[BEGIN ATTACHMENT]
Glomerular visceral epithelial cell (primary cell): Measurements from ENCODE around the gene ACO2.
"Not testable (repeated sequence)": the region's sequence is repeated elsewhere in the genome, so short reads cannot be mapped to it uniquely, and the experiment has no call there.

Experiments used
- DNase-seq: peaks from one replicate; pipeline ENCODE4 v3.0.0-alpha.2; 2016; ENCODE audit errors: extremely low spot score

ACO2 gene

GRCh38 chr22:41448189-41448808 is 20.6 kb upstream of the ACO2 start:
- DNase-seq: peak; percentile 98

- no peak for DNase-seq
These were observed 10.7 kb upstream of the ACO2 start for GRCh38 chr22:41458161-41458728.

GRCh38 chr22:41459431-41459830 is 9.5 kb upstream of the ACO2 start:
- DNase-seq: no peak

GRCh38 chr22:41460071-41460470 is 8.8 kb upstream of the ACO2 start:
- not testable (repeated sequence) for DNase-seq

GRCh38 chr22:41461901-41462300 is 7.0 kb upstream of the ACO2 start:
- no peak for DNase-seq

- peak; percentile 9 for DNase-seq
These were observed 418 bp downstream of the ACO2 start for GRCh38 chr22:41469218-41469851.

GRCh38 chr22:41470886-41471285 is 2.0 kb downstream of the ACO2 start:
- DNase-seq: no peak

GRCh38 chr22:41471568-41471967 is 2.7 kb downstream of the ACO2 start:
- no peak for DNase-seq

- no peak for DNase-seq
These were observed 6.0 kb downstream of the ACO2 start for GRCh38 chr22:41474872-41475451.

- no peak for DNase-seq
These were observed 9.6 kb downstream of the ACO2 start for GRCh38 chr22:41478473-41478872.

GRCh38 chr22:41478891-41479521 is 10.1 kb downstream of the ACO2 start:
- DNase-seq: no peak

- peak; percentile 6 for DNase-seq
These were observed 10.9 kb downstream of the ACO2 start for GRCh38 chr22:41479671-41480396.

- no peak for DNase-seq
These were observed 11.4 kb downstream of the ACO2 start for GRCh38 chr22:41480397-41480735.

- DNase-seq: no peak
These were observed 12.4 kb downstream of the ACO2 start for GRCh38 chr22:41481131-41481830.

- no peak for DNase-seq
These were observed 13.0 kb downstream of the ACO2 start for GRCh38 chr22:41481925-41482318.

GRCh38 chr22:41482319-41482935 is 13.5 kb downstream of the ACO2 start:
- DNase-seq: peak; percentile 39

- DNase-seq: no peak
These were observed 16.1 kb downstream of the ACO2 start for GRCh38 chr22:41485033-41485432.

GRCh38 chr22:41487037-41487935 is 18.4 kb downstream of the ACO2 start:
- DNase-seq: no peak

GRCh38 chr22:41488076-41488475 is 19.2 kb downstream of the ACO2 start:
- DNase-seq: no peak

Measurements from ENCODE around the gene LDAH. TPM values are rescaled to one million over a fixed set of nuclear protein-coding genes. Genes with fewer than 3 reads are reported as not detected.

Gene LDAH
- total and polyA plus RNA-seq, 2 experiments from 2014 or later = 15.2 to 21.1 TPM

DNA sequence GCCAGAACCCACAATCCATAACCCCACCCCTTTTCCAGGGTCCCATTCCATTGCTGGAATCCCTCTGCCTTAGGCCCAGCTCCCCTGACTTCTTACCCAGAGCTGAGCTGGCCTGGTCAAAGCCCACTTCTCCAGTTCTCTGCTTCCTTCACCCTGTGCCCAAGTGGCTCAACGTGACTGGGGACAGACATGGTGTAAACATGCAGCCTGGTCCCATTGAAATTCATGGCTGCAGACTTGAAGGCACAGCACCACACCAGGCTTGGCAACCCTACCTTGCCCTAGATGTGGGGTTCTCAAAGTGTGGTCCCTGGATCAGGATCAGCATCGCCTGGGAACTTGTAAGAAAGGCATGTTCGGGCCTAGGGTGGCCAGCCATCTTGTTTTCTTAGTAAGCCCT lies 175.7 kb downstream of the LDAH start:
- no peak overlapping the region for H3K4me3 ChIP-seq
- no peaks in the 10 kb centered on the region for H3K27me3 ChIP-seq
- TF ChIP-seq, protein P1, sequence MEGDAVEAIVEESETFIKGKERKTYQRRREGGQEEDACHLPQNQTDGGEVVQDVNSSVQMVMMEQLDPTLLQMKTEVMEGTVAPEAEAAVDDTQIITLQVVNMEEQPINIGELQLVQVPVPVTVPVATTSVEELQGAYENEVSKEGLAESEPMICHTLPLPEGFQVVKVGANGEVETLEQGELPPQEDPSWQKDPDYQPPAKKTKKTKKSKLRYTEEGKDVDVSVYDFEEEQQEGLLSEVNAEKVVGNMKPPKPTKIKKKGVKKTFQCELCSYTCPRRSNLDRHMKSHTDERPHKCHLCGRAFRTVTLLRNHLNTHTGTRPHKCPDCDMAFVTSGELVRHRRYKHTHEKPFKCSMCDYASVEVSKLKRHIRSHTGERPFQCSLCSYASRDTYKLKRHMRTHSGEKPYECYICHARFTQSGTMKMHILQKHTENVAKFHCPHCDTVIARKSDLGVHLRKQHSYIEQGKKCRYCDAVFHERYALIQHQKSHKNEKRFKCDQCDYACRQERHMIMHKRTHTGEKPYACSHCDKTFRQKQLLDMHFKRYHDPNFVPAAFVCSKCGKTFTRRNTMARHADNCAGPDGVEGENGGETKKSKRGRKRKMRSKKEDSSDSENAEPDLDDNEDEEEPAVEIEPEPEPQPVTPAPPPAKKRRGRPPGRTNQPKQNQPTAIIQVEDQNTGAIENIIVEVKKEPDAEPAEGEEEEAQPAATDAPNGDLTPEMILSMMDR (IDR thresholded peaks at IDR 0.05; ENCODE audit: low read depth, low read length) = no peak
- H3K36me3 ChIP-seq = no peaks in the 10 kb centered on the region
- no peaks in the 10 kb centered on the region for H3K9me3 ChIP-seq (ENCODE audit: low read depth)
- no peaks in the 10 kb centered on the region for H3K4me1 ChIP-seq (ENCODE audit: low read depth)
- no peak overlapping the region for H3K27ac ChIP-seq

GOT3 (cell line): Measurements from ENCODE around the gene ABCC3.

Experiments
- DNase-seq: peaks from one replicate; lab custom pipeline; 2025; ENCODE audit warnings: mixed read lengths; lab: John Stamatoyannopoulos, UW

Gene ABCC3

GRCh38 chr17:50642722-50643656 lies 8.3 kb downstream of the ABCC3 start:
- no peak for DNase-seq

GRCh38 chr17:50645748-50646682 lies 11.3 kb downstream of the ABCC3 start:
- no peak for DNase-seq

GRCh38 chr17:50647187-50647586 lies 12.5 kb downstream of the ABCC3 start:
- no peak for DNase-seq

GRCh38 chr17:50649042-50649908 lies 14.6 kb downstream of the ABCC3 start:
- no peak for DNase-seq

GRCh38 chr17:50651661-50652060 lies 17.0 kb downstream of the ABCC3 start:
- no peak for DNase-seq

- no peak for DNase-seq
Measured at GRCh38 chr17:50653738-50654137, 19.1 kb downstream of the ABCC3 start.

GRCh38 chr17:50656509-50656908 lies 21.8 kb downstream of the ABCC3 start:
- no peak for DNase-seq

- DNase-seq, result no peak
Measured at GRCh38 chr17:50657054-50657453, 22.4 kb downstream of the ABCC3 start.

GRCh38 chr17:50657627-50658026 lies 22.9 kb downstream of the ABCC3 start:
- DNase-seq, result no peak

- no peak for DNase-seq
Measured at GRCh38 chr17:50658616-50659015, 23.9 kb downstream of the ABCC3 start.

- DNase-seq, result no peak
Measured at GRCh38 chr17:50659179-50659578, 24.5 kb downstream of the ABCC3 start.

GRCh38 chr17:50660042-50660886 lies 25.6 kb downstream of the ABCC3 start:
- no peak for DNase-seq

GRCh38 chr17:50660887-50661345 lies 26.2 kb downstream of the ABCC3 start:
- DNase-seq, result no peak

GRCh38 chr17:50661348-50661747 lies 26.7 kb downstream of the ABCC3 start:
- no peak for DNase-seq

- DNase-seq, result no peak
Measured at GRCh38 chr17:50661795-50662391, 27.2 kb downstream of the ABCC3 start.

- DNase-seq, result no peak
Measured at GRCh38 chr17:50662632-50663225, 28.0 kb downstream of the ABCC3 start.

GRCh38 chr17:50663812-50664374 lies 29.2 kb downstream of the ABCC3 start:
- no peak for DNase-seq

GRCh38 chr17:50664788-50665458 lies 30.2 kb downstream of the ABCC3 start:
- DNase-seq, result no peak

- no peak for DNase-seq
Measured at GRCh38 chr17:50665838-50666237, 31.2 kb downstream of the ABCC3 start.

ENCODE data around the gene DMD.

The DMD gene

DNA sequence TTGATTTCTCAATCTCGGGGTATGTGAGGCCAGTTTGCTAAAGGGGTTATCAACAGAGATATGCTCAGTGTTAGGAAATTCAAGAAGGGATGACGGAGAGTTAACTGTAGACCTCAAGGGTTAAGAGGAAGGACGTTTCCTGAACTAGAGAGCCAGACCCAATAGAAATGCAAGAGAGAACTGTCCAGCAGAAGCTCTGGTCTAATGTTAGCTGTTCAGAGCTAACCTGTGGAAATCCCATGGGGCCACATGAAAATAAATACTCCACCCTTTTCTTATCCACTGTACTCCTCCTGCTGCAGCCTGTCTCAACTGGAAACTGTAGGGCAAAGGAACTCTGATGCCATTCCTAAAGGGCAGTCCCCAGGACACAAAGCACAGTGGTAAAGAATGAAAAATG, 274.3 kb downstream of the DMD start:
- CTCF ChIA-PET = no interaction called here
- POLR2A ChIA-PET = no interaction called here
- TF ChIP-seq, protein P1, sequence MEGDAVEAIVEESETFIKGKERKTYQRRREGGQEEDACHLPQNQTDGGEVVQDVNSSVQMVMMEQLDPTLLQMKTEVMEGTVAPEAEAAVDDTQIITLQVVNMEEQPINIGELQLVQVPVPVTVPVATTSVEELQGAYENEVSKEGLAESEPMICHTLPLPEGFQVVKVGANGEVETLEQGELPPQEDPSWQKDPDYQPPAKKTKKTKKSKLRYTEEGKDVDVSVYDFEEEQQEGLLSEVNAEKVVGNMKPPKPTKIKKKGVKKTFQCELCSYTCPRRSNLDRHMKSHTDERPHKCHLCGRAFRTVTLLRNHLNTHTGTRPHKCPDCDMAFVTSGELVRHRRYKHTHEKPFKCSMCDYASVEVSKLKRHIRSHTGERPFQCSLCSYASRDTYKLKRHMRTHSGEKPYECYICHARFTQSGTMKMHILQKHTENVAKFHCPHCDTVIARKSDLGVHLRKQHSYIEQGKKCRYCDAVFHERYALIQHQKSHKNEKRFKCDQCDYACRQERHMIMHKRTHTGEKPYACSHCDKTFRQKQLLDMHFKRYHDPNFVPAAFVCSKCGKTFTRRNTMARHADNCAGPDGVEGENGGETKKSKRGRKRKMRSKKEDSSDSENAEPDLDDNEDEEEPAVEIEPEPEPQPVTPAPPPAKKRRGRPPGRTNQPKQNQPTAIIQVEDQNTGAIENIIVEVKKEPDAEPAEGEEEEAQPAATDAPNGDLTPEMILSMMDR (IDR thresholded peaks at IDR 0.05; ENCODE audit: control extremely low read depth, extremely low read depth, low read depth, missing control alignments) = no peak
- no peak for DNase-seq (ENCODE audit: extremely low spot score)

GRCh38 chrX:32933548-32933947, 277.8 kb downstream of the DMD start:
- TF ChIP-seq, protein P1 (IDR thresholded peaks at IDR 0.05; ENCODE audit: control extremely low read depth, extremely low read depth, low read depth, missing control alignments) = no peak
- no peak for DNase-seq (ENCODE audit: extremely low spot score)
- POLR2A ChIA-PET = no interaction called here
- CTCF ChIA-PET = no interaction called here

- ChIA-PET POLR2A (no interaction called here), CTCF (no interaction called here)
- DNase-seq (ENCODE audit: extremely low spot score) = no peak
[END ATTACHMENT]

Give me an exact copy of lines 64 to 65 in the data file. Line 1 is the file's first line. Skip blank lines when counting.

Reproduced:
- no peak for DNase-seq

GRCh38 chr17:50649042-50649908 lies 14.6 kb downstream of the ABCC3 start: